The Coronavirus has delayed in-person school at least until January, and with cases rising again no one knows if students will return to school or remain online in the spring.
Sophomore Isaac Janiak Stein hopes we will be in-person for the spring, but he thinks it is unlikely. He said, “We might need a vaccine before we go back to school.”
Having a vaccine would increase the likelihood of schools reopening, but it might not be widely available until next fall. According to the World Health Organization, a vaccine isn’t 100 percent effective, either.
If students are allowed to go back in the spring, an in-person semester would look very different from other years. It’s likely only a small number of students could be in the school at a time, while the rest would learn from home. According to nc.gov, the students that come to school would be required to wear masks, get temperature checks, and walk in one-way hallways and entrances.
One reason students may want to go back to school is if they do not enjoy online learning.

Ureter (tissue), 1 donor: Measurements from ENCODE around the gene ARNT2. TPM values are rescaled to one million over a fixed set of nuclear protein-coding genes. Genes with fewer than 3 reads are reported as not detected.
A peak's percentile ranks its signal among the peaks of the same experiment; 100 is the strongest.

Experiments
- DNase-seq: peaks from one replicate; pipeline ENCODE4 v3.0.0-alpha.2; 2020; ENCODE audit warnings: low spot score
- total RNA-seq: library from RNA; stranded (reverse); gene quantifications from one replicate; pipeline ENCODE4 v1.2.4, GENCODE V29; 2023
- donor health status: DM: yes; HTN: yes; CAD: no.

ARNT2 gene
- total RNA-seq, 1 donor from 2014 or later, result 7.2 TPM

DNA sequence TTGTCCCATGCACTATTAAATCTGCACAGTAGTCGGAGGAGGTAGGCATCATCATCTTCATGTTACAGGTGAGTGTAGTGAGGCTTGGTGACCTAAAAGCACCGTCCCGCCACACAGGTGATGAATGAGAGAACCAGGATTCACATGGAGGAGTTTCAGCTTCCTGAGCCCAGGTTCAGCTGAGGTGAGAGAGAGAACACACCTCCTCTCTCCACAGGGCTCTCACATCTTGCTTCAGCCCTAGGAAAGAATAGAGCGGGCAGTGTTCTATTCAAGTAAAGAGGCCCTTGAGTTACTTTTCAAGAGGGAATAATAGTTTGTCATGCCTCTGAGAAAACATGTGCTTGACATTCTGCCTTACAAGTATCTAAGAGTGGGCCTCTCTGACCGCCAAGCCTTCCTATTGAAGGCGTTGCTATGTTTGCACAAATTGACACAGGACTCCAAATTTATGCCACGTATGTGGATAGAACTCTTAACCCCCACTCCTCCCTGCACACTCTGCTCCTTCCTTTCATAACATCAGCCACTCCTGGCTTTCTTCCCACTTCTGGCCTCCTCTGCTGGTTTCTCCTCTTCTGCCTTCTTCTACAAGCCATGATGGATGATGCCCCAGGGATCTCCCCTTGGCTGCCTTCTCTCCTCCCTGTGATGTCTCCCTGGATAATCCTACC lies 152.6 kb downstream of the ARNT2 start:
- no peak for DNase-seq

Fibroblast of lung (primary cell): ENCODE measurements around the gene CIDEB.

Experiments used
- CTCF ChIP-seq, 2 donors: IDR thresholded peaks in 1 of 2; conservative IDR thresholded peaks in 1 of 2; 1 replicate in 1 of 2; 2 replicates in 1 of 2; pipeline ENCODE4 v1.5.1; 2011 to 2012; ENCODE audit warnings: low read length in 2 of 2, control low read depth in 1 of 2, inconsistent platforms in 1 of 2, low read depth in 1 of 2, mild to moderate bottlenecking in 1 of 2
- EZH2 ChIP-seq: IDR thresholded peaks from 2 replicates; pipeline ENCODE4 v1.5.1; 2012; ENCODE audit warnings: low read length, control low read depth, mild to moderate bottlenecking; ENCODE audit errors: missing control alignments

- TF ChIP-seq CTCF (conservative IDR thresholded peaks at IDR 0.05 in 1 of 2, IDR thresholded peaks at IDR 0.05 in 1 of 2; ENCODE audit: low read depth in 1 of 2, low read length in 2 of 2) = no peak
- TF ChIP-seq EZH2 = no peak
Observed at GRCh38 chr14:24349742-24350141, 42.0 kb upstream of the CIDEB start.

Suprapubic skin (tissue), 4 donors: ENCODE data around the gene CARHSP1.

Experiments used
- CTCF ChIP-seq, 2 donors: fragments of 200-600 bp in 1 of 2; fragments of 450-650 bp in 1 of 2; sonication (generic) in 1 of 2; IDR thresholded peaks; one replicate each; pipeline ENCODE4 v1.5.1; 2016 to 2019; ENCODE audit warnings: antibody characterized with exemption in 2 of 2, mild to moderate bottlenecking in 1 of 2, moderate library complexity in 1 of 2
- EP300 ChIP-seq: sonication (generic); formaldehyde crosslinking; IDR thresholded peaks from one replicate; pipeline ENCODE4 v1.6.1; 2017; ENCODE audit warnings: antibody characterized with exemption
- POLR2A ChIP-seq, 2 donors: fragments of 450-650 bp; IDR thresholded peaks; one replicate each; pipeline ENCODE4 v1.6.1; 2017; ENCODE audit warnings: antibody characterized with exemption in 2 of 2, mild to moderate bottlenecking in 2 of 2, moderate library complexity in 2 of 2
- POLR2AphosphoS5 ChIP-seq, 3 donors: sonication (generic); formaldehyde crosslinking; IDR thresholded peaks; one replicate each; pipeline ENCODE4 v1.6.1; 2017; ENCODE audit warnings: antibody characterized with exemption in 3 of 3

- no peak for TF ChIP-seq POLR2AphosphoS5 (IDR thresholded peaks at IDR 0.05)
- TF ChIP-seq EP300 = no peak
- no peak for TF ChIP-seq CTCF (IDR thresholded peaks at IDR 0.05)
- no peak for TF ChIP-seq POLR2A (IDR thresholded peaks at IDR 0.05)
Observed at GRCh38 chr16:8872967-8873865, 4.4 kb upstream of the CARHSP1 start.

“I want to go back because I am not learning anything online,”said freshman Genesis Crawford. “I’m just focused on passing more than learning.”
Coming back to school would likely mean more sports, as well, since it would then be easier due to increased access to transportation.
“I hope we do go back because of sports,” said senior Brandon Riggsbee. “If we don’t have school, we won’t have sports, and lots of people depend on sports.”
If there is a hybrid option, like some other schools are doing, that would make it easier to go back because there will be fewer people in the building. Durham Public Schools has already committed to providing distance learning through Ignite Academy for families who do not want their children back in school next semester.
Many students predict they’ll get to choose between Ignite and some form of in-person.
“I think we will have a choice,” said sophomore Rachel Bland. “People will be able to decide if they want to be in-person or remote.”